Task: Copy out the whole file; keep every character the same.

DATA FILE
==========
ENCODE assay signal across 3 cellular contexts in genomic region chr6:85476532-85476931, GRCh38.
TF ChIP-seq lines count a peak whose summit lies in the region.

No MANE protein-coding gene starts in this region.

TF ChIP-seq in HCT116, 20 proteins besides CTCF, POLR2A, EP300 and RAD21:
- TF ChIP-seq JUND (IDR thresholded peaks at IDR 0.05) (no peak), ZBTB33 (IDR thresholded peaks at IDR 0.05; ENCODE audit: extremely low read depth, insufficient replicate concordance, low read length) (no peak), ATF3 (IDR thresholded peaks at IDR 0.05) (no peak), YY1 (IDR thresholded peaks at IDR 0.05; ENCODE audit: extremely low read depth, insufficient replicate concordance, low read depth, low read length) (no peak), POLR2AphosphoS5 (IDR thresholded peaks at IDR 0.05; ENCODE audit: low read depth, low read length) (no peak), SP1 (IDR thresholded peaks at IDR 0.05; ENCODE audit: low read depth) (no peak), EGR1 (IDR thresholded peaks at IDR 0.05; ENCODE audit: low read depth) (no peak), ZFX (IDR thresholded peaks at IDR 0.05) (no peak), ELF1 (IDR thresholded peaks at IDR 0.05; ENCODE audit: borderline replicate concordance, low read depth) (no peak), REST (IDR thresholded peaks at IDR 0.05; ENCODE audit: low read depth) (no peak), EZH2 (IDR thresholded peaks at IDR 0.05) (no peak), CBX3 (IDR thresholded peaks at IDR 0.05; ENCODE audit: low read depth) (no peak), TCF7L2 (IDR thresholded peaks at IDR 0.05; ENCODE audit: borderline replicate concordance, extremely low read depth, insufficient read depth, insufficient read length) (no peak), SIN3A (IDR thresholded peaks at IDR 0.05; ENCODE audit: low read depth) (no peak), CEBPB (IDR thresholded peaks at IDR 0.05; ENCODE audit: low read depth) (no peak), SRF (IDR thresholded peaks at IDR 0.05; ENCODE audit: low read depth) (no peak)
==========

ENCODE assay signal across 3 cellular contexts in genomic region chr6:85476532-85476931, GRCh38.
TF ChIP-seq lines count a peak whose summit lies in the region.

No MANE protein-coding gene starts in this region.

TF ChIP-seq in HCT116, 20 proteins besides CTCF, POLR2A, EP300 and RAD21:
- TF ChIP-seq JUND (IDR thresholded peaks at IDR 0.05) (no peak), ZBTB33 (IDR thresholded peaks at IDR 0.05; ENCODE audit: extremely low read depth, insufficient replicate concordance, low read length) (no peak), ATF3 (IDR thresholded peaks at IDR 0.05) (no peak), YY1 (IDR thresholded peaks at IDR 0.05; ENCODE audit: extremely low read depth, insufficient replicate concordance, low read depth, low read length) (no peak), POLR2AphosphoS5 (IDR thresholded peaks at IDR 0.05; ENCODE audit: low read depth, low read length) (no peak), SP1 (IDR thresholded peaks at IDR 0.05; ENCODE audit: low read depth) (no peak), EGR1 (IDR thresholded peaks at IDR 0.05; ENCODE audit: low read depth) (no peak), ZFX (IDR thresholded peaks at IDR 0.05) (no peak), ELF1 (IDR thresholded peaks at IDR 0.05; ENCODE audit: borderline replicate concordance, low read depth) (no peak), REST (IDR thresholded peaks at IDR 0.05; ENCODE audit: low read depth) (no peak), EZH2 (IDR thresholded peaks at IDR 0.05) (no peak), CBX3 (IDR thresholded peaks at IDR 0.05; ENCODE audit: low read depth) (no peak), TCF7L2 (IDR thresholded peaks at IDR 0.05; ENCODE audit: borderline replicate concordance, extremely low read depth, insufficient read depth, insufficient read length) (no peak), SIN3A (IDR thresholded peaks at IDR 0.05; ENCODE audit: low read depth) (no peak), CEBPB (IDR thresholded peaks at IDR 0.05; ENCODE audit: low read depth) (no peak), SRF (IDR thresholded peaks at IDR 0.05; ENCODE audit: low read depth) (no peak)